May 16, 2009 | Category: China
[Originally written for my "Reporter's Notebook," i.e., blog, at GlobalPost]
China watchers have been abuzz all day with news of a forthcoming book, “Prisoner of the State,” based on tapes secretly recorded by Zhao Ziyang, the former head of the Chinese Communist Party who was stripped of power and placed under house arrest after opposing the military crackdown in Tian’anmen Square in 1989.
Media large and small have greeted the book with blanket converage, including a fulsome review by Paul Mooney in the Far Eastern Economic Review and an impressive presentation of the tape recordings (with transcripts in Chinese and English) on the Washington Post website. While some in China will surely try to label the book a hoax, the tapes appear to be authentic.
[For those dismayed at the attention the book has received, suffice it to say that Zhao is considered a mensch by many who followed his career (no small feat for a Chinese government official) and there was considerable worry after he died that he had taken his insights to the grave.]
There’s no point in re-hashing all that’s been written about the book already. But I feel compelled to note it here because we are fast approaching the 20th anniversary of the Tian’anmen Square crackdown (June 4) and Zhao—or rather, Zhao’s death—is what first started me thinking seriously about how the event is remembered, and not remembered, inside China itself.
Zhao died in January of 2005, apparently after suffering multiple strokes while under house arrest. I recall it vividly because the day after he died I found myself sitting in a classroom with several Chinese journalists on the UC Berkeley campus, listening to a lecture on media in China. One of the journalists was slightly older and visbly shaken by the news. It emerged he had been on the square, a college student protesting for democracy, in 1989. When the professor asked him to offer his thoughts on Zhao, he made to talk, then covered his face and offered a muffled apology.
The instructor next turned to the younger journalists and asked them for their thoughts. Silence.
Finally, one of them spoke up, saying, “I’m not really sure why people here think it is such a big deal.”
These were not your average Chinese journalists. They were some of the top reporters from some of the country’s most daring publications—reporters who, had they been old enough in 1989, very likely would have been marching with the students under banners calling for press freedom. But they were not old enough in 1989. And while they knew as much or more about the episode as any American their age, they didn’t accord it the same significance.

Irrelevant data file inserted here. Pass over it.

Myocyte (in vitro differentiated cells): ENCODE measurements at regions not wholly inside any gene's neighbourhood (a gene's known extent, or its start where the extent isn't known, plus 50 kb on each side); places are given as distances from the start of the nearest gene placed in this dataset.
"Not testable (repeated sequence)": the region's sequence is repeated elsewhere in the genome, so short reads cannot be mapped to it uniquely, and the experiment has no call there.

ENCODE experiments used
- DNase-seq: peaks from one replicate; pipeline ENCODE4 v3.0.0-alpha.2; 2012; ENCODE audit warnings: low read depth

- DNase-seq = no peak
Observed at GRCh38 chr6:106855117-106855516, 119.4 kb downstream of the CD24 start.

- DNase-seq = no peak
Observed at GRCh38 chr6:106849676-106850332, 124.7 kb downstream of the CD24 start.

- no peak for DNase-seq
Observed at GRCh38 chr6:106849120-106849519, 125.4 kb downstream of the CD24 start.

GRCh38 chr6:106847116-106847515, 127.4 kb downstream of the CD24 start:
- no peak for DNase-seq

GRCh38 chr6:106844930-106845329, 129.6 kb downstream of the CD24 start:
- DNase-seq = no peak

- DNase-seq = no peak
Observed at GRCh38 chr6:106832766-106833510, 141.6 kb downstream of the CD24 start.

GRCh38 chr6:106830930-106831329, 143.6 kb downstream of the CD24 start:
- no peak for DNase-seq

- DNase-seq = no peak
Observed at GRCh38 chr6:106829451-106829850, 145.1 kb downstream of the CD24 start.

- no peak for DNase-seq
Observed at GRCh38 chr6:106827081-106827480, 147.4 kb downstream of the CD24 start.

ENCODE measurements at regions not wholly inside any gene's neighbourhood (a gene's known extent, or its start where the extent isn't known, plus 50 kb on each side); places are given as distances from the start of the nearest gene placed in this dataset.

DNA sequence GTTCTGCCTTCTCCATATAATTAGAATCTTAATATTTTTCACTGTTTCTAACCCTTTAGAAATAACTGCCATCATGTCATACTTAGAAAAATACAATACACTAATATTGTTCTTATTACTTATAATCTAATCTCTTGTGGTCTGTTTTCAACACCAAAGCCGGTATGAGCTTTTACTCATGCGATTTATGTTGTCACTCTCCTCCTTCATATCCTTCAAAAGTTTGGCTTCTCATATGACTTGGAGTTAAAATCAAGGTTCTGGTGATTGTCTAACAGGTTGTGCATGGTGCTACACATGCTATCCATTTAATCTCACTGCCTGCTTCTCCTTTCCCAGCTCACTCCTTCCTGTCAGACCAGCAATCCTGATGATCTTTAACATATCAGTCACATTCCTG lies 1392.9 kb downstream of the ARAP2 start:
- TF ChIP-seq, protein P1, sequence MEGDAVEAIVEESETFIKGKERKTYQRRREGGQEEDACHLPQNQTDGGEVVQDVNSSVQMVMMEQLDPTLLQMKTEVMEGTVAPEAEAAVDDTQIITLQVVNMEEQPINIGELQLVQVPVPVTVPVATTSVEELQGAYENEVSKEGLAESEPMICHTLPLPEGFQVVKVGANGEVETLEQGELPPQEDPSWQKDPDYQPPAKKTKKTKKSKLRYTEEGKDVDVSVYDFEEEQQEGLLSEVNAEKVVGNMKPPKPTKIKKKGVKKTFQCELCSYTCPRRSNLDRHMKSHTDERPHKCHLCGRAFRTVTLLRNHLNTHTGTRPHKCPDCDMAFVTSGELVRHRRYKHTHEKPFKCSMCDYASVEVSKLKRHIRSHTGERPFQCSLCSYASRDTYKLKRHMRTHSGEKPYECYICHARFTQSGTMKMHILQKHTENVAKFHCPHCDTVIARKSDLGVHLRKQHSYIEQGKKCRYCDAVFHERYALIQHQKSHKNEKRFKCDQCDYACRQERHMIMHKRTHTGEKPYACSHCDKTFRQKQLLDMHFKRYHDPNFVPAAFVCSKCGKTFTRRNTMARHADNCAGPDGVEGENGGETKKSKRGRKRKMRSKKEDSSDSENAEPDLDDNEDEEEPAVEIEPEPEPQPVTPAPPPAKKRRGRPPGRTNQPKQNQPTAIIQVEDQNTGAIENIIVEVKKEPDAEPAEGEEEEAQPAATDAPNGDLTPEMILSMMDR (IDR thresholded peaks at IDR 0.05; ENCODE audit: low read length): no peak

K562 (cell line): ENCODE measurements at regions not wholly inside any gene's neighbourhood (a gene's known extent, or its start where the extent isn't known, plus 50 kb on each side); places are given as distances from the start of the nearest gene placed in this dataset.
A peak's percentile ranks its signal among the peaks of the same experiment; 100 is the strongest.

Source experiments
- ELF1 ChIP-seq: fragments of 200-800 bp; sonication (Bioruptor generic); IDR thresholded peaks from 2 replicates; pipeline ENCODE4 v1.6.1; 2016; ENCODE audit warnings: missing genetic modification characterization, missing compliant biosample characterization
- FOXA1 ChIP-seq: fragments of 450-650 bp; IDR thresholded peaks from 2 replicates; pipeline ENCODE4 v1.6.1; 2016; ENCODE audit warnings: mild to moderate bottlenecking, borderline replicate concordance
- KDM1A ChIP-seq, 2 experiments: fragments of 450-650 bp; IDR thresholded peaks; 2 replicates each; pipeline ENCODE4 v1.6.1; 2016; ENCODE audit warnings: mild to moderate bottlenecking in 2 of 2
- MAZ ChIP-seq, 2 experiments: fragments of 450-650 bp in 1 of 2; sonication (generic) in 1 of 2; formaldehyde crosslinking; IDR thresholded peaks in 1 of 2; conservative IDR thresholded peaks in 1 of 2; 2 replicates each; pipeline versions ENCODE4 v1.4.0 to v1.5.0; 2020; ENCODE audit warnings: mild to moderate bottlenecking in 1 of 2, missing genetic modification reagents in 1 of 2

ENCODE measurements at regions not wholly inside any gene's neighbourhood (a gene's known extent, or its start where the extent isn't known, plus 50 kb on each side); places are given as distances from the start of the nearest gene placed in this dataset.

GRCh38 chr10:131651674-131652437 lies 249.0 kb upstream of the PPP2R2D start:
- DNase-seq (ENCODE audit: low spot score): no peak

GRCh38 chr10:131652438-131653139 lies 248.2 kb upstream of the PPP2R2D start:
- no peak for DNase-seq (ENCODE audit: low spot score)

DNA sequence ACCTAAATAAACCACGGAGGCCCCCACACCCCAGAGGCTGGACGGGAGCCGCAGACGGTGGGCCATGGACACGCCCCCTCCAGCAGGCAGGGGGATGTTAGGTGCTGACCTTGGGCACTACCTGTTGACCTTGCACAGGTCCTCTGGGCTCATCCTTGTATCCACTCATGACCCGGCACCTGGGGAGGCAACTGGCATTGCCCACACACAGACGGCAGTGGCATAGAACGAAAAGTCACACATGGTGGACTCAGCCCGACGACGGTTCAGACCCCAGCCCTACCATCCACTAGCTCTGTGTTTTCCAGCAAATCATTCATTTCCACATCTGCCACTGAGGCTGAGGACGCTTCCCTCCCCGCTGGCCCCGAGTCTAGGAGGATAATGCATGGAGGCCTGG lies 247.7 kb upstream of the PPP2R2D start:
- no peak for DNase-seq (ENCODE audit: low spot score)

An old official, maybe a good old offical, had died. That was it.
In subsequent conversations with young people in China, I’ve found the same thing: A tendency to view the protests and crackdown with a kind of clinical ambivalence. It was a turning point, to be sure, but nothing to get emotionally worked up about. This is not wholly the result of ignorance or propaganda: Any Chinese teenager with a reasonable grasp of Internet filter workarounds (which is to say, nearly all of them) can access Western news reports and documentaries on the subject. A fair number have. And yet, many still refuse to buy the notion that the protests were a good thing, or even a momentous thing. (Others have noted the same phenomenon.)
Coincidentally, I was talking with a Beijing friend last night about the legacy of 1989 for Chinese people and what, if anything, the older generations are telling their children about it. When the news about Zhao Ziyang’s book came out this morning, my friend, who’s 30, sent an email about one night nineteen years ago when she was lighting off fireworkers with her father. The firework casings were made of old newspapers:
There was enough scrap for me to tell they were all about how anti-revolutionary Zhao was and how Chinese people despised him. So i asked my dad if he was a bad man. My dad said “he’s not a bad man and don’t read this newspaper!”
They didn’t talk much about Zhao or Tian’anmen after that.
As of this writing, the Zhao tape excerpts on the Washington Post website and another set of excerpts on the New York Times site are both still accessible in China. It might be China’s Internet authorities haven’t gotten around to blocking them. Or it might mean they’re not all that worried.